The Celtics’ impressive 16-game winning streak is now over. Is it a coincidence that 16 is half of 32, which is the number of games that the ’71 Lakers won in a row? I do not believe in coincidences, until I do. Which makes this iteration of the Celtics half the team of that glorious Lakers squad. All kidding aside, it was an impressive run. The team stepped up when they lost Gordon Hayward, Brad Stevens is now a legitimate Presidential candidate, Kyrie is…..well, Kyrie, and the defense has been the league’s best, by a big margin according to defensive efficiency. I tried everything in the book to jinx the streak. Voodoo dolls, shrines, sacrificing of virgins, and rubbing my scrotum with four-leaf clovers. All to no avail. I had to harken back to the past. All the way back to the ancient days of the early 1990’s. It was during that time, the secret was unlocked by the Leprechaun movies. You see, in the original, the leprechaun is defeated when the well it falls into is blown up. Explosion. Fire. In the third movie, the lepechaun is defeated via flamethrower. Heat was needed and Heat we got Wednesday night, as the Miami Heat took down the Boston Leprechauns 104-98. Who led the way? None other than Goran Dragic, aka the Dragon, who was spewing fire from all over the court: 27 points, five boards, four dimes, and one liberation. He shot 8-of-17 from the field and 2-of-4 from downtown. Waiters Island was booming, as Dion Waiters scored 26 points, grabbed two boards, and dished out six dimes. He shot 11-of-24 from the field and 4-of-10 from downtown. How do you beat the Celtics? Shoot 49.4% from the field, which was 4% higher than their season average. Translation: bring the Heat.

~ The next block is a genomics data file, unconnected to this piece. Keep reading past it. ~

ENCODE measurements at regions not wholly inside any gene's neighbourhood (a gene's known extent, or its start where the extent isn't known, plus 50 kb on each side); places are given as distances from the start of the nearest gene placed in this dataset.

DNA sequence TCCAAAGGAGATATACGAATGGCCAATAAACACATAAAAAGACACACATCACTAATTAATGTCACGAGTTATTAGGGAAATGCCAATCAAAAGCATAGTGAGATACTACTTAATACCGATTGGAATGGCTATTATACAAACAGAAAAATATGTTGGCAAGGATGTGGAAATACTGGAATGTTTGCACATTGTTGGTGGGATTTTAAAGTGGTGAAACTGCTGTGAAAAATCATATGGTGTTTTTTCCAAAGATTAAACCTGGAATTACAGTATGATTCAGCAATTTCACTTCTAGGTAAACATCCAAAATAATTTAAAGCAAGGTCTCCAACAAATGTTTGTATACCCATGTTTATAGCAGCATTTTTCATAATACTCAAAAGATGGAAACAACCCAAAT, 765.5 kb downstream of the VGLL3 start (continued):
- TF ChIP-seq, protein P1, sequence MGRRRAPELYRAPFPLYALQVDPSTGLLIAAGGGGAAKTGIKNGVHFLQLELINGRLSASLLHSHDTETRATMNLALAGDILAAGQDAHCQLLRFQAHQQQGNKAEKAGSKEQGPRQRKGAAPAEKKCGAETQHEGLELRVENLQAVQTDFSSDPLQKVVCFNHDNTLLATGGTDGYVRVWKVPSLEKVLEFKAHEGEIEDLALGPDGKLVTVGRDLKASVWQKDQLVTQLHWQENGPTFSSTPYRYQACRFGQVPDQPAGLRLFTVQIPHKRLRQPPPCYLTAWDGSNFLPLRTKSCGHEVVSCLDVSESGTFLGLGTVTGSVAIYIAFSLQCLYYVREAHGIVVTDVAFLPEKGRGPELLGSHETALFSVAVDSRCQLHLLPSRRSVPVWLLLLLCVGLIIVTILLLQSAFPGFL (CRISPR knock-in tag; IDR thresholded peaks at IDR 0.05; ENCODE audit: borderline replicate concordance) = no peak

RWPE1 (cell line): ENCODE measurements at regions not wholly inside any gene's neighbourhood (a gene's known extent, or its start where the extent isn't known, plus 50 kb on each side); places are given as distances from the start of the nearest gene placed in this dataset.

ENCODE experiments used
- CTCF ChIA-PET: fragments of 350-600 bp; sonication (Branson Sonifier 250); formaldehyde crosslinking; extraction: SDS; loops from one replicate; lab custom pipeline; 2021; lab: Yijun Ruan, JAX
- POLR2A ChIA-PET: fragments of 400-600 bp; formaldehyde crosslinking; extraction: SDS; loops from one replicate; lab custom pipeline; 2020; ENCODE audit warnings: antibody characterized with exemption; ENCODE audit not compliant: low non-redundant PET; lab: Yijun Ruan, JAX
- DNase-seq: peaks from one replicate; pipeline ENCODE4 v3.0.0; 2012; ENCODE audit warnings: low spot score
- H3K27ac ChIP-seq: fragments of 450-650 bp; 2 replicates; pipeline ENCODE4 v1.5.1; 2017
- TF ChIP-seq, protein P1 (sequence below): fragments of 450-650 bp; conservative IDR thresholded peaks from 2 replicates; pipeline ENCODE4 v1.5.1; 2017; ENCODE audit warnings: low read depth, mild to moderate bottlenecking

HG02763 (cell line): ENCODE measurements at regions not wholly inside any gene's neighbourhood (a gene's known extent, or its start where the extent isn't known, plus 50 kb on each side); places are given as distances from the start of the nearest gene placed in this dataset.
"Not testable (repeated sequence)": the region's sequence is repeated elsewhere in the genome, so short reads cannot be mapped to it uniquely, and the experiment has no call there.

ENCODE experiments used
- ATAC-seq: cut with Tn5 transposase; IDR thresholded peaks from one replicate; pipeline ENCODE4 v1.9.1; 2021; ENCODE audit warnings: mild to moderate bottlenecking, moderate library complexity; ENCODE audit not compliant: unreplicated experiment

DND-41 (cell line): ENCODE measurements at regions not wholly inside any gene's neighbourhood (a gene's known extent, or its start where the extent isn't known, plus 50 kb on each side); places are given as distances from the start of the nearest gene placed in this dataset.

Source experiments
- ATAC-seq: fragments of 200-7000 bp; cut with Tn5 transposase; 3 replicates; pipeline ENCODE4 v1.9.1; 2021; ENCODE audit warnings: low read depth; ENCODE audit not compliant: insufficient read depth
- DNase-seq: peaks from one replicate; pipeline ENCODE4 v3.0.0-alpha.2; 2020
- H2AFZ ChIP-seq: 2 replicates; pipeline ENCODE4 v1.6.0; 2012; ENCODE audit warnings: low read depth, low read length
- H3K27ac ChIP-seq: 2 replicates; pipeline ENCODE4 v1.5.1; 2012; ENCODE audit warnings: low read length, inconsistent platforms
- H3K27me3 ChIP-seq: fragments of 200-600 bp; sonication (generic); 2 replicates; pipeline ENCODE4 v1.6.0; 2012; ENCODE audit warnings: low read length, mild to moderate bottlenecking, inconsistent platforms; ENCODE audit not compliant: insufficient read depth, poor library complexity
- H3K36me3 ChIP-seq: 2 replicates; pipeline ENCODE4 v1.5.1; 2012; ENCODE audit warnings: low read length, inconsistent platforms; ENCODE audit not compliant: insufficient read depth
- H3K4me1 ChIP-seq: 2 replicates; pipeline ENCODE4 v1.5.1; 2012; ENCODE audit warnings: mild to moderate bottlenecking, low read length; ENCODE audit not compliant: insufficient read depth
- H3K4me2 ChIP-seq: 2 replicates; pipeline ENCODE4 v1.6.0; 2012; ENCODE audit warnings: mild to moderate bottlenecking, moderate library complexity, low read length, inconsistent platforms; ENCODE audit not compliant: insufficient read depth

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The Player Rater is a tool to evaluate the performance of a player using a single number. This is not a perfect tool and will not guarantee victory in fantasy, but is useful to help improve and evaluate your team.